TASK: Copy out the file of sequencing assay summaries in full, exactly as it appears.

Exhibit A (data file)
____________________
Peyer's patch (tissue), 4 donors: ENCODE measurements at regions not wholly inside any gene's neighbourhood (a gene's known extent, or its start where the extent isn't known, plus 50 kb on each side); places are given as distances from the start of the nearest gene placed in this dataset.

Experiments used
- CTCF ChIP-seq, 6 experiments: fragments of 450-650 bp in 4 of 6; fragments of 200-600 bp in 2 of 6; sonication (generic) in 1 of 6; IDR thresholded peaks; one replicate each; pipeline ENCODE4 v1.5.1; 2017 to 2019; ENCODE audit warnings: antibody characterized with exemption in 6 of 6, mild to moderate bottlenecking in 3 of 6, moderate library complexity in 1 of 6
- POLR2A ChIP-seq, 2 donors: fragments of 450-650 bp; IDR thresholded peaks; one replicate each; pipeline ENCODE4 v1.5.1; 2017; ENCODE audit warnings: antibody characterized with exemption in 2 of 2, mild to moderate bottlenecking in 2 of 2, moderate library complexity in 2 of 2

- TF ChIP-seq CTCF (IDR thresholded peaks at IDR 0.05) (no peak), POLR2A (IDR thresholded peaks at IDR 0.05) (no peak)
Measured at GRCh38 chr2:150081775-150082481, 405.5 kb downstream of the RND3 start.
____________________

Peyer's patch (tissue), 4 donors: ENCODE measurements at regions not wholly inside any gene's neighbourhood (a gene's known extent, or its start where the extent isn't known, plus 50 kb on each side); places are given as distances from the start of the nearest gene placed in this dataset.

Experiments used
- CTCF ChIP-seq, 6 experiments: fragments of 450-650 bp in 4 of 6; fragments of 200-600 bp in 2 of 6; sonication (generic) in 1 of 6; IDR thresholded peaks; one replicate each; pipeline ENCODE4 v1.5.1; 2017 to 2019; ENCODE audit warnings: antibody characterized with exemption in 6 of 6, mild to moderate bottlenecking in 3 of 6, moderate library complexity in 1 of 6
- POLR2A ChIP-seq, 2 donors: fragments of 450-650 bp; IDR thresholded peaks; one replicate each; pipeline ENCODE4 v1.5.1; 2017; ENCODE audit warnings: antibody characterized with exemption in 2 of 2, mild to moderate bottlenecking in 2 of 2, moderate library complexity in 2 of 2

- TF ChIP-seq CTCF (IDR thresholded peaks at IDR 0.05) (no peak), POLR2A (IDR thresholded peaks at IDR 0.05) (no peak)
Measured at GRCh38 chr2:150081775-150082481, 405.5 kb downstream of the RND3 start.